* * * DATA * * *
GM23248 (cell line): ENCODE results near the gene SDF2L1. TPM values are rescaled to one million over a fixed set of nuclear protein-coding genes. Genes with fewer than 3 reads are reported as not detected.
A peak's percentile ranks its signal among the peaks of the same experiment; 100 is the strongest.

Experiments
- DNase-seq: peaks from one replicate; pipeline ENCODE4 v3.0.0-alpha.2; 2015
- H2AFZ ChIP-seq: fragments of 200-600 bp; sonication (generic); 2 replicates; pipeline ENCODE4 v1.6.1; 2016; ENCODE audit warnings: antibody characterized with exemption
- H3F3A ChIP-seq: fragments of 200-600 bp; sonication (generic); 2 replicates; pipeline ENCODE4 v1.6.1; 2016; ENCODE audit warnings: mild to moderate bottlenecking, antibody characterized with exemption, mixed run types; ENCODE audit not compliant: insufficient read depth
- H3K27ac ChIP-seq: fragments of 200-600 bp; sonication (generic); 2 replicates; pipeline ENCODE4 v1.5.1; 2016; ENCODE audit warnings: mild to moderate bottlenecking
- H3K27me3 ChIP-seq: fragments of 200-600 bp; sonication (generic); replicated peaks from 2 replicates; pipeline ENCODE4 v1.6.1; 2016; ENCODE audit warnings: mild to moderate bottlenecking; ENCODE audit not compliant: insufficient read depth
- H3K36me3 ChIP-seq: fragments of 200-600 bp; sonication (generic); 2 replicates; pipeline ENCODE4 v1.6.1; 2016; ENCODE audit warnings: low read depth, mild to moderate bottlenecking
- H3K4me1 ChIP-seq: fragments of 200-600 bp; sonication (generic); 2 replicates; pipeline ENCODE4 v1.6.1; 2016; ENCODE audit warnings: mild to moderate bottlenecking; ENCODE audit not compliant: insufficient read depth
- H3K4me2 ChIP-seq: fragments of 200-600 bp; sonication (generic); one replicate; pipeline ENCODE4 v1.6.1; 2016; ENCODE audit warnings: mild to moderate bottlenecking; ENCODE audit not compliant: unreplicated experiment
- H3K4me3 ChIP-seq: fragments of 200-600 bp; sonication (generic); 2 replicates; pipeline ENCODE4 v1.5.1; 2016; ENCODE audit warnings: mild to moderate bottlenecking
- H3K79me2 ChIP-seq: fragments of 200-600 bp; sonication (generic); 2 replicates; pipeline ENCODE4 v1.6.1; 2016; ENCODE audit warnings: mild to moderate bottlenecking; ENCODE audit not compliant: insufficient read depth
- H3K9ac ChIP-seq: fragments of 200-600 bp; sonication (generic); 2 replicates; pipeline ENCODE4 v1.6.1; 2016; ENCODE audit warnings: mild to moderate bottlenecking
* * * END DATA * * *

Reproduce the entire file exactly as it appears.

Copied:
GM23248 (cell line): ENCODE results near the gene SDF2L1. TPM values are rescaled to one million over a fixed set of nuclear protein-coding genes. Genes with fewer than 3 reads are reported as not detected.
A peak's percentile ranks its signal among the peaks of the same experiment; 100 is the strongest.

Experiments
- DNase-seq: peaks from one replicate; pipeline ENCODE4 v3.0.0-alpha.2; 2015
- H2AFZ ChIP-seq: fragments of 200-600 bp; sonication (generic); 2 replicates; pipeline ENCODE4 v1.6.1; 2016; ENCODE audit warnings: antibody characterized with exemption
- H3F3A ChIP-seq: fragments of 200-600 bp; sonication (generic); 2 replicates; pipeline ENCODE4 v1.6.1; 2016; ENCODE audit warnings: mild to moderate bottlenecking, antibody characterized with exemption, mixed run types; ENCODE audit not compliant: insufficient read depth
- H3K27ac ChIP-seq: fragments of 200-600 bp; sonication (generic); 2 replicates; pipeline ENCODE4 v1.5.1; 2016; ENCODE audit warnings: mild to moderate bottlenecking
- H3K27me3 ChIP-seq: fragments of 200-600 bp; sonication (generic); replicated peaks from 2 replicates; pipeline ENCODE4 v1.6.1; 2016; ENCODE audit warnings: mild to moderate bottlenecking; ENCODE audit not compliant: insufficient read depth
- H3K36me3 ChIP-seq: fragments of 200-600 bp; sonication (generic); 2 replicates; pipeline ENCODE4 v1.6.1; 2016; ENCODE audit warnings: low read depth, mild to moderate bottlenecking
- H3K4me1 ChIP-seq: fragments of 200-600 bp; sonication (generic); 2 replicates; pipeline ENCODE4 v1.6.1; 2016; ENCODE audit warnings: mild to moderate bottlenecking; ENCODE audit not compliant: insufficient read depth
- H3K4me2 ChIP-seq: fragments of 200-600 bp; sonication (generic); one replicate; pipeline ENCODE4 v1.6.1; 2016; ENCODE audit warnings: mild to moderate bottlenecking; ENCODE audit not compliant: unreplicated experiment
- H3K4me3 ChIP-seq: fragments of 200-600 bp; sonication (generic); 2 replicates; pipeline ENCODE4 v1.5.1; 2016; ENCODE audit warnings: mild to moderate bottlenecking
- H3K79me2 ChIP-seq: fragments of 200-600 bp; sonication (generic); 2 replicates; pipeline ENCODE4 v1.6.1; 2016; ENCODE audit warnings: mild to moderate bottlenecking; ENCODE audit not compliant: insufficient read depth
- H3K9ac ChIP-seq: fragments of 200-600 bp; sonication (generic); 2 replicates; pipeline ENCODE4 v1.6.1; 2016; ENCODE audit warnings: mild to moderate bottlenecking